Addressing Substance Abuse
Indiana is one of four states where the drug overdose mortality rate has quadrupled since 1999. 91 Americans die every day from an opioid overdose. Over the past 10 years, more than 2,000 Hoosiers have died from overdoses of opioids, including fentanyl, heroin, hydrocodone, methadone and morphine. This is a crisis for Indiana and for our nation, and addressing it is a priority for me in Congress.
The reality is that although Americans make up just five percent of the world’s population, 80 percent of the global opioid supply is consumed right here in the United States. Improper prescribing practices are one of the root causes of this national epidemic. I’ve seen the impact of overprescription of legal, prescription drugs throughout my career as a Deputy Mayor, U.S. Attorney, and member of Congress. I’ve heard from Hoosier medical schools and professionals that more training and consistent guidelines are needed when it comes to pain management and prescribing practices of these sometimes necessary and incredibly powerful prescription drugs. It’s why I introduced H.R. 4641, which established a task-force of providers, pain management specialists, patient advocates, people in recovery and the relevant federal agencies to review, modify and update best practices for pain management and guidelines for prescribers of pain medication that were released by the Centers for Disease Control in 2016.
This legislation became law in 2016 as one piece of the Comprehensive Addiction and Recovery Act (CARA). CARA strives to curb prescription opioid abuse and heroin use through enhanced prevention, treatment, recovery, education and law enforcement efforts. I will continue to work in Congress to offer common sense solutions to address this crisis that has devastated so many Hoosier families and communities. In addition, I will continue to work with President Trump and New Jersey Governor Chris Christie, head of the President’s Commission on Combating Drug Addiction and the Opioid Crisis, to address heroin and opioid abuse in this country.
To read a blog post I wrote for the American Legislative Exchange Council on how government at every level is working together to address heroin and opioid abuse, click here.
To watch a statement I made about why legislation like H.R. 4641 and CARA are so important, click here.
To watch my statement in the Health Subcommittee about the heroin and opioid epidemic in Indiana and our country, click here.
More on Addressing Substance Abuse
U.S. Rep. Susan Brooks, R- District Five, made it clear to her Grant County constituents this week that treating opioid addictions and mental health issues in the state were still among her top priorities.
During her trip to Grant County Monday, Brooks met one-on-one with constituents at Ivy Tech Community College, talked with members of Family Service Society, Inc. and toured the Flannery-Keal Home for victims of domestic violence in Grant County.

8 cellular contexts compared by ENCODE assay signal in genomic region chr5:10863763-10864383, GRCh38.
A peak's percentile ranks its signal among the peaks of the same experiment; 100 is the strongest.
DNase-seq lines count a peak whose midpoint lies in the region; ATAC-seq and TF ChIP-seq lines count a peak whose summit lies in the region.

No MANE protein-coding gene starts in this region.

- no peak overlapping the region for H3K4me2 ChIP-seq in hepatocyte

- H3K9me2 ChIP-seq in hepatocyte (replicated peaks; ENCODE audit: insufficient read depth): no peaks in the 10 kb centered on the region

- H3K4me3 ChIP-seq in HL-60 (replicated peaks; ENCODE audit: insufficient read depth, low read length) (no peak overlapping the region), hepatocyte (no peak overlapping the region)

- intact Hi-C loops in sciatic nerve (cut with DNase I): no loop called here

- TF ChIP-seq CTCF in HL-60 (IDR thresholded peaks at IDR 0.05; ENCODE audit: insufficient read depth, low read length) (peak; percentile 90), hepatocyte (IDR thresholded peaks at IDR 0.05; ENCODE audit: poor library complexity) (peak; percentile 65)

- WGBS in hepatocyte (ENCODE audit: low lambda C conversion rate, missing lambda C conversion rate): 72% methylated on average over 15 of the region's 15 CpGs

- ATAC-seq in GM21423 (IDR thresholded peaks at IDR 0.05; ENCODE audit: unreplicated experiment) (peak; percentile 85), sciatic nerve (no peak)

I don't care what side of the political isle you're on... this episode will make you forget your political affiliations and challenge your views on heroin and opioid addictions. We also discuss education, jobs, and how exponential technology is changing our employment landscape.
Washington, D.C. - Today, Congresswoman Susan Brooks (R-IN05) participated in a President’s Commission on Combating Drug Addiction and the Opioid Crisis listening session for Members of Congress led by Governor Chris Christie at the White House. Brooks released the following statement after the meeting:
INDIANAPOLIS – A federal agency has awarded Indiana nearly $11 million to fight the state's opioid abuse crisis.
The state's funding from the Health and Human Services is among $485 million the agency recently awarded to all 50 states and several U.S. territories.
Those grants were awarded based in part on overdose death rates. The funding will support an array of prevention, treatment and recovery services for people that are addicted to opioids.
CARMEL, Ind. – Health and Human Services (HHS) Secretary Tom Price, M.D., announced that HHS will soon provide $485 million in grants to help states and territories address the heroin and opioid abuse crisis. Indiana will receive $10.9 million.
The grant was awarded by the Department of Health and Human Services and funded by the bipartisan 21st Century Cures Act, which includes $1 billion over the next two years to help combat opioid abuse and heroin use.
Washington, D.C. – Today, Rep. Susan Brooks (R-IN) joined a group of her Congressional colleagues for a meeting at the White House with President Donald Trump, Vice President Mike Pence and other partners to discuss efforts to continue to address the heroin and opioid abuse crisis in this country. Brooks released the following statement after the meeting:
President Trump will meet with Republican lawmakers on Thursday to discuss legislative action that can be taken to combat the nation's opioid crisis.
The meeting comes less than 24 hours after the White House unveiled a new commission on drug abuse prevention that will be led by New Jersey Gov. Chris Christie.
Trump met with several recovering addicts and drug awareness advocates on Wednesday in what he said was the first of several roundtables he plans to host on the issue.
Washington, D.C. – Today, President Trump announced that New Jersey Governor Chris Christie would chair the White House Opioid and Drug Abuse Commission. Rep. Susan W. Brooks (R-IN) released the following statement: